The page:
The system appears to have no power from the battery. If AC is removed, the computer powers off imediatly. The LED on the front is blinking red - ‘indicating a failed battery’ according to the manual. However, I read this is common from non OEM batteries and the system functioned for a month without issue while blinking. I was unable to find an OEM battery as well.

I can look at the voltage level once I am home and report back, however I believe the BMS has failed or is failing. It may not be worth digging into. Without some very low level troubleshooting and, surface mount rework.

Take care.

I would hazard the guess that if you can measure any reasonable voltage on the batterypack connector, lets say 10V, it is most likely a dead charge-controller on the motherboard.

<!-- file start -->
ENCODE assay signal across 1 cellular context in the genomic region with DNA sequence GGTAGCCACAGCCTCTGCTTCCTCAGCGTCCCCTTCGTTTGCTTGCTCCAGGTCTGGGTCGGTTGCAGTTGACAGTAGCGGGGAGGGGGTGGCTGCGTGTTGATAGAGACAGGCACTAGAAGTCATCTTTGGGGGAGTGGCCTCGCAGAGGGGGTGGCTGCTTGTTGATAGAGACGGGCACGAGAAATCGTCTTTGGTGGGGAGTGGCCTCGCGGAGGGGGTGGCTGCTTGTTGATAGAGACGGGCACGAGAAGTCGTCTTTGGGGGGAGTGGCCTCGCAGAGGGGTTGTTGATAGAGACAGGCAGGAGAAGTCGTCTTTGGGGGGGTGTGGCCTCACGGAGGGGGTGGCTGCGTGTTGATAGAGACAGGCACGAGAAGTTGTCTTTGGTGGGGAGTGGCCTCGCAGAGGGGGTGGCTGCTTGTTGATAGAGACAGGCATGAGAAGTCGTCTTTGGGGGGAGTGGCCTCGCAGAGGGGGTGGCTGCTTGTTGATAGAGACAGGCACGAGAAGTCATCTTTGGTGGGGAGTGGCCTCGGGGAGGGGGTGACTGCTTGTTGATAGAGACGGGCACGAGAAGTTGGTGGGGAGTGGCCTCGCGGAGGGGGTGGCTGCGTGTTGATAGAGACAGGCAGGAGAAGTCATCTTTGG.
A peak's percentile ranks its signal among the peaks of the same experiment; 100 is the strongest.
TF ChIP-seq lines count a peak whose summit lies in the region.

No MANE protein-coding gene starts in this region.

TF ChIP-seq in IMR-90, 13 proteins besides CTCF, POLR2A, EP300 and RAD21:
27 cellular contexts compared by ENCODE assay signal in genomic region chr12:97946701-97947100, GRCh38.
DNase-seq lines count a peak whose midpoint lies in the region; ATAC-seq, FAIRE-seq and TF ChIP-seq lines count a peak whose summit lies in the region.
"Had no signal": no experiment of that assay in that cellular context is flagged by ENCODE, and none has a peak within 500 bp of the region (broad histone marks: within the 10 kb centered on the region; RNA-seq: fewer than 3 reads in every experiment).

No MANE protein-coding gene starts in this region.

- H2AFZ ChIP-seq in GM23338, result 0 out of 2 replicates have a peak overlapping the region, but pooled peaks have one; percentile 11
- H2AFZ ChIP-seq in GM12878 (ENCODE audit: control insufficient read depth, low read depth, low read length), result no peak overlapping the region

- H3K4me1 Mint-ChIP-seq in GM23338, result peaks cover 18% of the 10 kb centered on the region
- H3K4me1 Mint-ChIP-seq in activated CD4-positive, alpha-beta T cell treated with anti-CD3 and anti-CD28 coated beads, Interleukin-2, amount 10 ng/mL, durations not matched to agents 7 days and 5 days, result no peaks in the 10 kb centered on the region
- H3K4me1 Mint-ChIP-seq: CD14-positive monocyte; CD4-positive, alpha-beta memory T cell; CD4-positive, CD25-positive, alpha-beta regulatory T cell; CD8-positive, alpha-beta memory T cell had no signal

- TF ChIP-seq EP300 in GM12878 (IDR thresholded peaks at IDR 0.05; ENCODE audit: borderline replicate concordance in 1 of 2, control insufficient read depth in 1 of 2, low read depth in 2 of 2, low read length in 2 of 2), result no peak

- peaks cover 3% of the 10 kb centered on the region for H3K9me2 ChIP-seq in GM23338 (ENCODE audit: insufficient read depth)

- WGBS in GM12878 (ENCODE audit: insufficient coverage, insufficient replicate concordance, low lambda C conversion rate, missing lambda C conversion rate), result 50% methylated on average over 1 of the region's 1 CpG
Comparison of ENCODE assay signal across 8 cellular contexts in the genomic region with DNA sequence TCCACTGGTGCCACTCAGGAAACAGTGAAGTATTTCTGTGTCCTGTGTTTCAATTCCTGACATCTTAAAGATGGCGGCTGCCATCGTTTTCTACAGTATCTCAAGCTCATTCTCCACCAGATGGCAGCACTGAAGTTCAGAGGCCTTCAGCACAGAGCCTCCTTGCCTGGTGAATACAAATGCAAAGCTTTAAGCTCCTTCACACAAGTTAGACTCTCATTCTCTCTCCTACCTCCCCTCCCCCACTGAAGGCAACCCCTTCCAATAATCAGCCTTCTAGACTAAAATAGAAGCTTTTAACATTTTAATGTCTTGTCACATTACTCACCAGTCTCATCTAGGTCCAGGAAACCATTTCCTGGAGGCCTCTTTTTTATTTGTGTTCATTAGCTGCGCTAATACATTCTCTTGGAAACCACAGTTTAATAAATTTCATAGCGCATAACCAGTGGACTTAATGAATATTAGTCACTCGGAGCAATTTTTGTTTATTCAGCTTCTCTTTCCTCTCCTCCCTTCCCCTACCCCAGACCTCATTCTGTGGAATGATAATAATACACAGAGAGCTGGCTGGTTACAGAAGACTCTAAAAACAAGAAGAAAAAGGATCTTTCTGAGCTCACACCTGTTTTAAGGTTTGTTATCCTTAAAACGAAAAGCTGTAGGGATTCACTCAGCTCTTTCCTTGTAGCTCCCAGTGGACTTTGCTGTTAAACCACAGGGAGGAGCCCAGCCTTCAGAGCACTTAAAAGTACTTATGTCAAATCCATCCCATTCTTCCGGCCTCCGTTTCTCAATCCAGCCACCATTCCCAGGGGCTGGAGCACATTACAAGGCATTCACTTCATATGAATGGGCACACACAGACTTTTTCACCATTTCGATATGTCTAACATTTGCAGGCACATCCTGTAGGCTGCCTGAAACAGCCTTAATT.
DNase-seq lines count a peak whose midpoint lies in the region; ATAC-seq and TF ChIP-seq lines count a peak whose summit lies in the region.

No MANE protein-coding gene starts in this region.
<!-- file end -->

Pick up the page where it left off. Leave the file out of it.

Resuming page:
Not that i have enough experience to back that up or something.

In that case, it would indeed need a rework. Though it isn’t that hard to do and if you don’t want to do it yourself, you will very likely find someone close to you who can do it for you.
Talking phone / laptop repair shops here.

1 Like

Once I get a chance, I will look at the voltage on the packs. I can get by with AC only if needed. I am holding out for the GPU ordeal to settle down and might look at a new PC down the road.

I had a similar situation to this in a laptop I accidentally left out in my car in a discharged state in the cold.

This caused the BMS to trip out on low voltage.